* Preheat the oven to 220C/ 425F. Line your baking try with some semolina.

* When the dough has doubled in size, pound it and place it on the tray, so that it covers the bottom.

* Pour some olive oil on the bread, and push it down with your fingers so that it becomes like small hills and valleys.

* Press the onion toppings on the focaccia. Top with sea salt, pepper and a good drizzle of olive oil. Leave to rise, covered with a wet kitchen towel, for around 30 minutes.

* Bake for 20 minutes. When it comes out of the oven, top the bread with some more olive oil to keep it moist.

Try this healthy tendli stir fry to beat diabetes

You can serve this tendli dish with khichdi or a dal and rice meal. (Photo: Sangeeta Khanna)

Kundru or ivy gourd (Coccinia cordifolia) is also known as tendli or tindora. It is a summer gourd that has a slightly tart taste and crunchy texture when cooked right. Some people like it cooked mushy but the taste is always great if combined with some Indian spices. I sometimes cook them with sambar powder to make it easy and yet lip smacking delicious.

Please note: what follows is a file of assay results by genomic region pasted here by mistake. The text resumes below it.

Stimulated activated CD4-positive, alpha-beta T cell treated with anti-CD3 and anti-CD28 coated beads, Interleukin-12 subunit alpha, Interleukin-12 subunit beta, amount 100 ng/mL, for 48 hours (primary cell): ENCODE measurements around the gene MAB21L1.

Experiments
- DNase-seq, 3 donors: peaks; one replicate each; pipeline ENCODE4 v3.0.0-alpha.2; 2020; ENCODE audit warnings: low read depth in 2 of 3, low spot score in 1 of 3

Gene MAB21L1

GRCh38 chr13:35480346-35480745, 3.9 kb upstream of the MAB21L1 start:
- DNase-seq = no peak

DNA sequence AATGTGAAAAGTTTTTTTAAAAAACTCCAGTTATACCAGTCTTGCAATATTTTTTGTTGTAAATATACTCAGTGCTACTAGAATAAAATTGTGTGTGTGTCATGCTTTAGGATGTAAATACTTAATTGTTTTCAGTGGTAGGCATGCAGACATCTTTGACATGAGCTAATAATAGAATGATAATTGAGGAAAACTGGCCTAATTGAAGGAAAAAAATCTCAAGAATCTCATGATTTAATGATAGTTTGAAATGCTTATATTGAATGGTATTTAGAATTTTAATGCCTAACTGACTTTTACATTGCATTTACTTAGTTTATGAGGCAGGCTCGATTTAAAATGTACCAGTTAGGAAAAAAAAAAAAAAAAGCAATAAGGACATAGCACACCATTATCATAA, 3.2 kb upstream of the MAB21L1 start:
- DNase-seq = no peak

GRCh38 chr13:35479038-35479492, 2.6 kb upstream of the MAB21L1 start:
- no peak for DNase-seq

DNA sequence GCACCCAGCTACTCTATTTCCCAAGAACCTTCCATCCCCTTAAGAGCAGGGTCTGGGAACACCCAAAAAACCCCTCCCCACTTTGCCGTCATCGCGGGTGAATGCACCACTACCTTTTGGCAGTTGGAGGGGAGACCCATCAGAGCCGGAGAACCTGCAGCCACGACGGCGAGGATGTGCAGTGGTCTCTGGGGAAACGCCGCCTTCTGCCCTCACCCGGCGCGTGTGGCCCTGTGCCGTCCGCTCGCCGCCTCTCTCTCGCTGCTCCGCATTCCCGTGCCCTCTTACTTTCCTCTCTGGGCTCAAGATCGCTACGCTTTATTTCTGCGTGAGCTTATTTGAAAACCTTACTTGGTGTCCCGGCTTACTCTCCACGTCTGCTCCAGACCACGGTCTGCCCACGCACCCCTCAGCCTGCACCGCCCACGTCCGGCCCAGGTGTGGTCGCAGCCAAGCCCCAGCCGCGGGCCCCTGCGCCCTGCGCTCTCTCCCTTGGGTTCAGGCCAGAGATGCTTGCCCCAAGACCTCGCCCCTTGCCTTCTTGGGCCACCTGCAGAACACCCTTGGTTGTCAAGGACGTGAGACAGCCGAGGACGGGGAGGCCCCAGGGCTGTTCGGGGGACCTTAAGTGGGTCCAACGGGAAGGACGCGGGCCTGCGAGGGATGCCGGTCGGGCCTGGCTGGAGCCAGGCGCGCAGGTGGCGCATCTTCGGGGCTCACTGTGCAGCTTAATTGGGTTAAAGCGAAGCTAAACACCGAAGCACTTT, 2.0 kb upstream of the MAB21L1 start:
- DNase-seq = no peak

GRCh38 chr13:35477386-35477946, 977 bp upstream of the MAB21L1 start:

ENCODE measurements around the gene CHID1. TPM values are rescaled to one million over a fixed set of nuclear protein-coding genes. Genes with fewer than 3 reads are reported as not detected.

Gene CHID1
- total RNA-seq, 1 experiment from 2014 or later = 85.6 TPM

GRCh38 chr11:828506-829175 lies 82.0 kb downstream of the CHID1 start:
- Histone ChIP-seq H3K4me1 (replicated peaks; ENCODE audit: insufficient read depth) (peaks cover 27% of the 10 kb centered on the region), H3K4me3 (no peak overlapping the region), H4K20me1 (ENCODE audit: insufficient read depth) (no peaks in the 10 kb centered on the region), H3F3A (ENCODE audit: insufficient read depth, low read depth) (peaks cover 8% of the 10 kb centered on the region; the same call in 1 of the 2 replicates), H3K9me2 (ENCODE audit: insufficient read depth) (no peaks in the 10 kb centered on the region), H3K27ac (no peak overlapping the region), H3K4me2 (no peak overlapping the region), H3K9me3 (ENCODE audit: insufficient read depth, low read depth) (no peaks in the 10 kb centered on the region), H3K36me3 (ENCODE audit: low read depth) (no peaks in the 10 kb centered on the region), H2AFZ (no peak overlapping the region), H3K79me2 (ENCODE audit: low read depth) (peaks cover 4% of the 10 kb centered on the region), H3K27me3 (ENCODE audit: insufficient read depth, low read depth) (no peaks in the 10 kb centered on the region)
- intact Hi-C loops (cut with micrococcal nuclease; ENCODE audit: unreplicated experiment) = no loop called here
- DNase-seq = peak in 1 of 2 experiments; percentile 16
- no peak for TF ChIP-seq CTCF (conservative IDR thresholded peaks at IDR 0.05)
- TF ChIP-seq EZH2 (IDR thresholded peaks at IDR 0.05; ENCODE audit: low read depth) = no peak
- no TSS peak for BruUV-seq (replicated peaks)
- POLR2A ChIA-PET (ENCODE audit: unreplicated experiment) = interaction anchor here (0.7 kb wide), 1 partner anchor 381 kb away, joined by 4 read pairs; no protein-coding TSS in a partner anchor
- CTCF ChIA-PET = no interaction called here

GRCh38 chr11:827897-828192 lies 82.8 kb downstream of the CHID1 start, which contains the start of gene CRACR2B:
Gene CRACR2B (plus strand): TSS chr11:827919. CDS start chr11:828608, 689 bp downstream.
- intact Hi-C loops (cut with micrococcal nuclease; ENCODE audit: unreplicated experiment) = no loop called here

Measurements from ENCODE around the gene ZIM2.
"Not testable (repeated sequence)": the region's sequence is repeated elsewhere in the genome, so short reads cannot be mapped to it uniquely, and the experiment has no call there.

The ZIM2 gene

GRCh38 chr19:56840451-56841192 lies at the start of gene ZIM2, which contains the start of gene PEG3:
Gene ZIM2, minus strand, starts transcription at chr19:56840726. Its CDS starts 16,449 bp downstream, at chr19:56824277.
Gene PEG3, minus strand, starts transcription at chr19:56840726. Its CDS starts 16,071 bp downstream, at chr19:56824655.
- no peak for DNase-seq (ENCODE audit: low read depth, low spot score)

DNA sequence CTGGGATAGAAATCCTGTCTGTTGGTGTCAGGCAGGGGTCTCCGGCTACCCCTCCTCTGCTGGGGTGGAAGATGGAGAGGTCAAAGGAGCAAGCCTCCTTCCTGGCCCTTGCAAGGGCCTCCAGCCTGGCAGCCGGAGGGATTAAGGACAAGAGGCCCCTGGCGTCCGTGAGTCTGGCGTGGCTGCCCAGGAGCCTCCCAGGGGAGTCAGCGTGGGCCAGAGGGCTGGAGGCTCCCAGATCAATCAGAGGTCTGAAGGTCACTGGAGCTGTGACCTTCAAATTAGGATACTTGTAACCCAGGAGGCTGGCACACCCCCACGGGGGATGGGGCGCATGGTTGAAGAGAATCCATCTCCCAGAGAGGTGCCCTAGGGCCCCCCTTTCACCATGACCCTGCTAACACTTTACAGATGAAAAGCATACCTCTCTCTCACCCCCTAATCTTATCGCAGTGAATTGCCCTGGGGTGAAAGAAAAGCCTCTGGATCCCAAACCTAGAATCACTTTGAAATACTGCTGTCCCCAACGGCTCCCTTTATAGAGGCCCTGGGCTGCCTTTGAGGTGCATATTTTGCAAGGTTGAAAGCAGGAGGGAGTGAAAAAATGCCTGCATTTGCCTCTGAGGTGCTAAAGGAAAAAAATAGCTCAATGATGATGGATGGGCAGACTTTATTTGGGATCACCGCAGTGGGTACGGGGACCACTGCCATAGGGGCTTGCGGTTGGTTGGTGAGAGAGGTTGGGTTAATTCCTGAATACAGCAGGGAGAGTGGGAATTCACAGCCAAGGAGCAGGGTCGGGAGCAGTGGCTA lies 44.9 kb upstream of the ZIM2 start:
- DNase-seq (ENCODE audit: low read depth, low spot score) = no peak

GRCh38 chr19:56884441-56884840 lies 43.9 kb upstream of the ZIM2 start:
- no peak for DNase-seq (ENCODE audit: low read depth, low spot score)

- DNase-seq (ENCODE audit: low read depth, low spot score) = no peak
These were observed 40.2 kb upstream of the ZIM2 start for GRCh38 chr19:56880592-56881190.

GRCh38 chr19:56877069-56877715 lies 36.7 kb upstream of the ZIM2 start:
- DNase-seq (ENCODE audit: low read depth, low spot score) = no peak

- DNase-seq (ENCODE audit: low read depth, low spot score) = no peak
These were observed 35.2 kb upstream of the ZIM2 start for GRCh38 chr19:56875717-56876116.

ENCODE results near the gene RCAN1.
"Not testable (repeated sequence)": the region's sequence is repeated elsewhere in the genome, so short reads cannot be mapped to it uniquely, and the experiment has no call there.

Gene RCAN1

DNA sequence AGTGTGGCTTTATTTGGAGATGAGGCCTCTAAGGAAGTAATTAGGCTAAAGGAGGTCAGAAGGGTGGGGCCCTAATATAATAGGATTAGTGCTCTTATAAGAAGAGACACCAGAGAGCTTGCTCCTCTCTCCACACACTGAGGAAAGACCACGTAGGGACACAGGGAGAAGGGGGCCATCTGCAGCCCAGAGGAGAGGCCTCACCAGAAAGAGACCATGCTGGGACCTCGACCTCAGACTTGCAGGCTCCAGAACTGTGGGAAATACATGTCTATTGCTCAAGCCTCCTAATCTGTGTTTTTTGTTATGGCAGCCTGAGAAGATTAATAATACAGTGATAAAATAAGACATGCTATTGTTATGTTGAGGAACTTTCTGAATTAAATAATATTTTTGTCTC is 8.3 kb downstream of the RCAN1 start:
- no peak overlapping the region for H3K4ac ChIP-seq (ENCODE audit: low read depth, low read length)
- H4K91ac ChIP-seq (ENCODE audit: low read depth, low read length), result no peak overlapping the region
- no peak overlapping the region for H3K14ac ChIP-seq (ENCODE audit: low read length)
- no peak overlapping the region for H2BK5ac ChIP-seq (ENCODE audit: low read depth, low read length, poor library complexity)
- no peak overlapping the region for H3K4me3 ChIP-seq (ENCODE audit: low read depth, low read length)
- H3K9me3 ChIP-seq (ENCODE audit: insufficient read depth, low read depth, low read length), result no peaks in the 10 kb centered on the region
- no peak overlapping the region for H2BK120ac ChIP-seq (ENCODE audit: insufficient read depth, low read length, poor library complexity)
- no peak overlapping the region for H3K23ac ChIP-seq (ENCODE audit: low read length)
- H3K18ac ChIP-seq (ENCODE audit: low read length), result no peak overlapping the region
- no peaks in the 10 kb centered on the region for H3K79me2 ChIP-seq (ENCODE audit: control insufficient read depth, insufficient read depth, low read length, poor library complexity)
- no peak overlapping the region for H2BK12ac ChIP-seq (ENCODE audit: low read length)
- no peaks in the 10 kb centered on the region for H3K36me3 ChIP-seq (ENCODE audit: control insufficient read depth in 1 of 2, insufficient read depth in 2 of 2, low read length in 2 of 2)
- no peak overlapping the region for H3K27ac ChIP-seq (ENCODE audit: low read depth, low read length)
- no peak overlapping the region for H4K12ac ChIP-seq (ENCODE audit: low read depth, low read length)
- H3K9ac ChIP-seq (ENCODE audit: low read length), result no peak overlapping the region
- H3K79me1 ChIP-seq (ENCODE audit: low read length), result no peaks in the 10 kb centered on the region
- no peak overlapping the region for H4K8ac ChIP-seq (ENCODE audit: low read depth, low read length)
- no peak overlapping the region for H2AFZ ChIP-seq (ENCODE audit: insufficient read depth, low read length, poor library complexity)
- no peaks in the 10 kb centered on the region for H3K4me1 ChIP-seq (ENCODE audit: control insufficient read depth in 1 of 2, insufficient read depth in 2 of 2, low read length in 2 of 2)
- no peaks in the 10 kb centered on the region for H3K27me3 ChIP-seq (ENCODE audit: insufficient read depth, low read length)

Kundru is considered very good for diabetics as the mucilaginous seeds are considered to control the blood sugar. It is also considered great for healing any inflammations in kidney.

Ingredients (2-3 servings)
300 g- Kundru sliced thinly
2 tbsp- Sesame oil
Handful of curry leaves
2 tbsp- Sambar powder
Salt to balance
1 tbsp- Grated coconut to garnish

* Heat the sesame oil, add curry leaves and tip in all the sliced kundru.

* Stir fry on low heat till the kundru slices get wilted but yet retain some crunch.

* Sprinkle sambar powder and the grated coconut, mix well and cook for a couple of minutes.

* Add salt if your sambar powder doesn’t have it already.

* Serve with khichdi or a dal and rice meal.

Say yes to fitness with this healthy Chicken Mushroom Lasagna recipe

Enjoy this traditional Italian dish at the comfort of your home.